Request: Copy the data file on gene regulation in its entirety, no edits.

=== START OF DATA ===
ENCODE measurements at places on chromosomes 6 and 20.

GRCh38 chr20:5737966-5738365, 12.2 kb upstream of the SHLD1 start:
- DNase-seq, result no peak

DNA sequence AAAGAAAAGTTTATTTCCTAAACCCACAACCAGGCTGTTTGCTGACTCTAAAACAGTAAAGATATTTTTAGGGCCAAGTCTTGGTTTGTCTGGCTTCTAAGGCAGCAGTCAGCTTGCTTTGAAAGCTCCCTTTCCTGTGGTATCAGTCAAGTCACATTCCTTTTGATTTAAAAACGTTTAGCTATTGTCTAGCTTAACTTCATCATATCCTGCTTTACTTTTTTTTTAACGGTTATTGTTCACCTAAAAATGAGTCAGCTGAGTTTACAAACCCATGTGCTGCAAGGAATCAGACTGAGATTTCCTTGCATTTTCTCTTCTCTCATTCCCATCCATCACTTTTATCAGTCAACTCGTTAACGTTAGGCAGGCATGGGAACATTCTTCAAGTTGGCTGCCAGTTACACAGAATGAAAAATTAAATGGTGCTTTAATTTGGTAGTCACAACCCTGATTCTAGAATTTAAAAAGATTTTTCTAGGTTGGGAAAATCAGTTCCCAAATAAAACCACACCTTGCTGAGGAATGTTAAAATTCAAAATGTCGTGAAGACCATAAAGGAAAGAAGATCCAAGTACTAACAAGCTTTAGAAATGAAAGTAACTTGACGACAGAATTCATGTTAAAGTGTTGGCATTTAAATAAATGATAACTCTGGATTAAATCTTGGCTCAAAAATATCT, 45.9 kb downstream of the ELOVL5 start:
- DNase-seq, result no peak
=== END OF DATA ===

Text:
ENCODE measurements at places on chromosomes 6 and 20.

GRCh38 chr20:5737966-5738365, 12.2 kb upstream of the SHLD1 start:
- DNase-seq, result no peak

DNA sequence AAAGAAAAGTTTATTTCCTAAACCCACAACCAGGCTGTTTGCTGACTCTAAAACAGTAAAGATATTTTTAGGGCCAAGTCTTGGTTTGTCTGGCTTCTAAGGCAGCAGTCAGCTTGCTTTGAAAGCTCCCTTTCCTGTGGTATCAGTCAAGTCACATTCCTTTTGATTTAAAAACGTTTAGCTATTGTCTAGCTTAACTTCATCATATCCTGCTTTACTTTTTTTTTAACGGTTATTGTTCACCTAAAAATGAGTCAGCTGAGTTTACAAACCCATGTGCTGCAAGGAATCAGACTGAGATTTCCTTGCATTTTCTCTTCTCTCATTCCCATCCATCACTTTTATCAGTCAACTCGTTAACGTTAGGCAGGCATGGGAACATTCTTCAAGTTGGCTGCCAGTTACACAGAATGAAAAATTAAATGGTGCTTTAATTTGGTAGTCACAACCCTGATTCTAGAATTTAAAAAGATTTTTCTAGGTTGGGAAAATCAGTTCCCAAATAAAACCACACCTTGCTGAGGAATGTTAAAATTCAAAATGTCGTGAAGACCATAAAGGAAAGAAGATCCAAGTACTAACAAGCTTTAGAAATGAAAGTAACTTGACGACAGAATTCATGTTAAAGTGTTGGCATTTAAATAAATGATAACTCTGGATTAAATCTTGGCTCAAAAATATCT, 45.9 kb downstream of the ELOVL5 start:
- DNase-seq, result no peak